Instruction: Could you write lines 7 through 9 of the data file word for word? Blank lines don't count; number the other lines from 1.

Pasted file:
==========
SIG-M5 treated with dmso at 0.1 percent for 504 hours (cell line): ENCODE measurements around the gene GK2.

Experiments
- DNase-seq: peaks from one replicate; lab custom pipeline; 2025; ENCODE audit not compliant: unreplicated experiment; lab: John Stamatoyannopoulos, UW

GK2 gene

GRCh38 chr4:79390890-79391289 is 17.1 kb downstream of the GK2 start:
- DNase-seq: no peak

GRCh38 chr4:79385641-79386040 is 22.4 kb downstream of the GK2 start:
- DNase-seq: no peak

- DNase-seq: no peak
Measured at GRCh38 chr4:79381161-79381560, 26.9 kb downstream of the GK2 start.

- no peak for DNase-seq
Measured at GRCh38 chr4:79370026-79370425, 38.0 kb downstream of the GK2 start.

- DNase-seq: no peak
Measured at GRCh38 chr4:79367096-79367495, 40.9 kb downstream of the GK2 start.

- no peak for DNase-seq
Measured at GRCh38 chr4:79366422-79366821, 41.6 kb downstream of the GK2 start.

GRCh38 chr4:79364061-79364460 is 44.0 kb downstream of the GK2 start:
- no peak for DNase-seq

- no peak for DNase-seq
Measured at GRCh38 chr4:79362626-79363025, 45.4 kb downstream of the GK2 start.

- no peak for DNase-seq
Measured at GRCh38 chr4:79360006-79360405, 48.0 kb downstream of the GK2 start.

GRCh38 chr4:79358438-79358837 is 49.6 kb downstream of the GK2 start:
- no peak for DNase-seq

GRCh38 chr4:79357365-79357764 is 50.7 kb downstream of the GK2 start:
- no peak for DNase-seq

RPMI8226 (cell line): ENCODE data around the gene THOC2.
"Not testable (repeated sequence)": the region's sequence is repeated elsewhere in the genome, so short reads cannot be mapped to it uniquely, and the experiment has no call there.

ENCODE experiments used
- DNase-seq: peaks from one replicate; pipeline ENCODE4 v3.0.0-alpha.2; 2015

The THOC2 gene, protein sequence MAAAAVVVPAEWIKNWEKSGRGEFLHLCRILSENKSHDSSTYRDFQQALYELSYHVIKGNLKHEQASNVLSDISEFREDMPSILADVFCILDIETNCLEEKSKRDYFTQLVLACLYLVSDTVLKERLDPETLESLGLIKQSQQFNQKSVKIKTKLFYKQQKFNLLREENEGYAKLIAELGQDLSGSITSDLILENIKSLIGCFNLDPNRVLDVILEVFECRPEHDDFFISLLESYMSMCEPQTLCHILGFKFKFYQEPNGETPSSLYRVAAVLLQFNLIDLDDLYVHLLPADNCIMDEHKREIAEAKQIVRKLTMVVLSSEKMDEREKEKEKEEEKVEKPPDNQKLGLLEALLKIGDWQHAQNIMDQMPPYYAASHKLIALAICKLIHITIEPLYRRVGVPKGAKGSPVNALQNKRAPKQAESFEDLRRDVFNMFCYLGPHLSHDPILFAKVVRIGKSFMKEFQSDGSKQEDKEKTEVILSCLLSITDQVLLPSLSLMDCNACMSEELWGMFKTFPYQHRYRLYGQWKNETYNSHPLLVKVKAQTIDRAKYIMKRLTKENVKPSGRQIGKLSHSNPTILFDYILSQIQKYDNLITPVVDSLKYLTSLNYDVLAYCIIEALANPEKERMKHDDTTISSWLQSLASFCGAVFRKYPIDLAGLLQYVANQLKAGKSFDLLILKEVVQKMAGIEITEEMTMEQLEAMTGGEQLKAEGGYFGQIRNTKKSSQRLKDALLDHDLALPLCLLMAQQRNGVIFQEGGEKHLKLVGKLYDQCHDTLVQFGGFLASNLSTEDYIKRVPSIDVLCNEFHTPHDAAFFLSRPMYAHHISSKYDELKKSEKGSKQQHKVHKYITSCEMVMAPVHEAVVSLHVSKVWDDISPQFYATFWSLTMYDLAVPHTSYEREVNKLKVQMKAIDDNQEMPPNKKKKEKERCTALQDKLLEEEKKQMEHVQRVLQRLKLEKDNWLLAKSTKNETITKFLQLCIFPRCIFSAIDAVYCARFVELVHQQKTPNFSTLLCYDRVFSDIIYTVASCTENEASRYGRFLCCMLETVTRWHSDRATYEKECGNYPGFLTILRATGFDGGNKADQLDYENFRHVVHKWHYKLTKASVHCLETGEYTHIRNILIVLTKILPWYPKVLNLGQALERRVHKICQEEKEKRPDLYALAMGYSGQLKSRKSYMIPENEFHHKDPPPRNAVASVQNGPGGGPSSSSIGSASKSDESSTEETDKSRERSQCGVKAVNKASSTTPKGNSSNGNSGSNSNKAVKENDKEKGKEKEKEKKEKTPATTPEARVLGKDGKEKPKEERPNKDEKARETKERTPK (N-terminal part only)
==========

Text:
GRCh38 chr4:79385641-79386040 is 22.4 kb downstream of the GK2 start:
- DNase-seq: no peak

- DNase-seq: no peak